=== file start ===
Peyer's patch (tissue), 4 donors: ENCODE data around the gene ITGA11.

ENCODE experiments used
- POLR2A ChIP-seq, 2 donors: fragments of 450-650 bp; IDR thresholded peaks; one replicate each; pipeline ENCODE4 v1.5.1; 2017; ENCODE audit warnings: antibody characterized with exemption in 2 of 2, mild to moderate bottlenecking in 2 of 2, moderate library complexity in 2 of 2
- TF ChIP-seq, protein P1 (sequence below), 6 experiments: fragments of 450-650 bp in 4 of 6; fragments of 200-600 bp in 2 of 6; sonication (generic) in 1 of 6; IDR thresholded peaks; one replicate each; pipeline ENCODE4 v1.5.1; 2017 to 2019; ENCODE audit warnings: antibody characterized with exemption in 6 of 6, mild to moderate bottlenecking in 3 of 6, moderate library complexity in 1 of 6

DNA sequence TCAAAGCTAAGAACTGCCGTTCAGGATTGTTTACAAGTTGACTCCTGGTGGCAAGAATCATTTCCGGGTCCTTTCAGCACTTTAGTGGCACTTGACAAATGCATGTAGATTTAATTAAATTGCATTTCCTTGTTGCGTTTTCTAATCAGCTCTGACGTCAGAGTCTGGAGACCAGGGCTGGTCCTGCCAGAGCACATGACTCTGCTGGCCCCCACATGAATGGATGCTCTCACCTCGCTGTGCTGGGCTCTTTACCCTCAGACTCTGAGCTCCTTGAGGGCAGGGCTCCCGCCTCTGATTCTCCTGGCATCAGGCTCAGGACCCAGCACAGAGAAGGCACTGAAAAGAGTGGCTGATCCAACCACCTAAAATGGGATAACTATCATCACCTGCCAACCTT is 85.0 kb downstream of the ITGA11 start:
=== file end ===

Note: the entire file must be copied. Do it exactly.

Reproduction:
Peyer's patch (tissue), 4 donors: ENCODE data around the gene ITGA11.

ENCODE experiments used
- POLR2A ChIP-seq, 2 donors: fragments of 450-650 bp; IDR thresholded peaks; one replicate each; pipeline ENCODE4 v1.5.1; 2017; ENCODE audit warnings: antibody characterized with exemption in 2 of 2, mild to moderate bottlenecking in 2 of 2, moderate library complexity in 2 of 2
- TF ChIP-seq, protein P1 (sequence below), 6 experiments: fragments of 450-650 bp in 4 of 6; fragments of 200-600 bp in 2 of 6; sonication (generic) in 1 of 6; IDR thresholded peaks; one replicate each; pipeline ENCODE4 v1.5.1; 2017 to 2019; ENCODE audit warnings: antibody characterized with exemption in 6 of 6, mild to moderate bottlenecking in 3 of 6, moderate library complexity in 1 of 6

DNA sequence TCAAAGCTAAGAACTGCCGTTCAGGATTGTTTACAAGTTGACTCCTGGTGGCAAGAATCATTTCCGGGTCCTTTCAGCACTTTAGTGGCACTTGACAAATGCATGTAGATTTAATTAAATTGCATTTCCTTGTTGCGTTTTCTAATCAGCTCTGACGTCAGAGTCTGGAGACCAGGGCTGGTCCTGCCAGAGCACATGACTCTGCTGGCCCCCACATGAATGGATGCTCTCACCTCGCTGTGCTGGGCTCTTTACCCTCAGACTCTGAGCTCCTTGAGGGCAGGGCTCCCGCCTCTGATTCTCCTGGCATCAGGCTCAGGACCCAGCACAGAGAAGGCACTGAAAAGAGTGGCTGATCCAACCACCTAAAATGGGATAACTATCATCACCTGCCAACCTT is 85.0 kb downstream of the ITGA11 start: